I’m always willing to give weird genre mash-ups a shot, so this book ending up on my TBR isn’t a surprise. It features a shockingly unexpected opening that sets up the main conflict while also doing a decent bit of worldbuilding, which hooked me pretty much instantly. I also thoroughly enjoyed main characters Caspian and Saphir, along with the diverse supporting cast, which kept me engaged even when some of the worldbuilding elements started to fall apart for me and created more questions than answers.
The Regency-style comedy of errors aspect of this premise leads to the initial connection between Caspian and Saphir, who are more interested in pursuing their objectives concerning the external plot than in any sort of actual relationship. Their first hookup is pretty much a reaction to chemistry and opportunity, and the subsequent forced proximity leads to the later development of affection. While I enjoyed the interplay of how they were forced to work almost to cross purposes at times, I did have some difficulty with the contrived nature of their circumstances. The king could have easily streamlined the process in pursuit of his goals, but then I suppose we’d miss out on all the drama that led to the requisite dark moment of the book.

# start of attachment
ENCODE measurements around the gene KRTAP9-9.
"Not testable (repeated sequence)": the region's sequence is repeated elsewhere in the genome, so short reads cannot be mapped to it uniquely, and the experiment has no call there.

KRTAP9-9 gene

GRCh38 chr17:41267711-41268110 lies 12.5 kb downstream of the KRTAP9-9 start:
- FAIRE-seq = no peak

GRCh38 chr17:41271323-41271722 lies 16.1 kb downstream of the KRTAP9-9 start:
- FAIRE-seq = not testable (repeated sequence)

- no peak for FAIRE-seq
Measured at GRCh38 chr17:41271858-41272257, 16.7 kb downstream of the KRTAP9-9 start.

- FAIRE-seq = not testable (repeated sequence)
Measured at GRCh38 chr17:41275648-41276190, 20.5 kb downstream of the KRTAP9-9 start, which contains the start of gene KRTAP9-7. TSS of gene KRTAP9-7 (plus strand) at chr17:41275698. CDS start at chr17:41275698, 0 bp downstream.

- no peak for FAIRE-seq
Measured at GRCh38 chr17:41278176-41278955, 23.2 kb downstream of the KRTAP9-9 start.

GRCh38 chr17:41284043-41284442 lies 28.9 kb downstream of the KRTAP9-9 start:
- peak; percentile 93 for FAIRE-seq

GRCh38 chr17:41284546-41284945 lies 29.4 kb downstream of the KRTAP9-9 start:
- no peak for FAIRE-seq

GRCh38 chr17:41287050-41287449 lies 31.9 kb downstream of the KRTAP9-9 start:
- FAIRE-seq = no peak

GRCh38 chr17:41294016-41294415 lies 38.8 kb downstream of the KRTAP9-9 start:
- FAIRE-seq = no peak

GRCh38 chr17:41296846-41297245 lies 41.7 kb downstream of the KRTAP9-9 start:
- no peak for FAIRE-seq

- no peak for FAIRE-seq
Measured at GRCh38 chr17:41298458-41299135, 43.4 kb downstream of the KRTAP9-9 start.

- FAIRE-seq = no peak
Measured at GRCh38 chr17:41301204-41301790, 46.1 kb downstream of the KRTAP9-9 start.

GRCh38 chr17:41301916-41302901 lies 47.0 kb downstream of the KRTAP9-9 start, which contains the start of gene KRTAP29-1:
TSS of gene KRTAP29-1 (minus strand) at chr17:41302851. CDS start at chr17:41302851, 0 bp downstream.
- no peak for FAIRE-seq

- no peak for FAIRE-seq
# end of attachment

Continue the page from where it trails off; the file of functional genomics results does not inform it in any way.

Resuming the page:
Overall, this was a story of ups and downs for me. Caspian and Saphir felt more natural as a couple when the authors weren’t trying so hard, such as during the painfully excessive flirting during the action-packed finale. On the other hand, I’m still intrigued by this world and look forward to seeing what comes next. Though this book does not end on a cliffhanger, per se, the overall mystery is far from solved, and Cochet and Blake leave us with a fantastic hook regarding the next couple we’ll read about.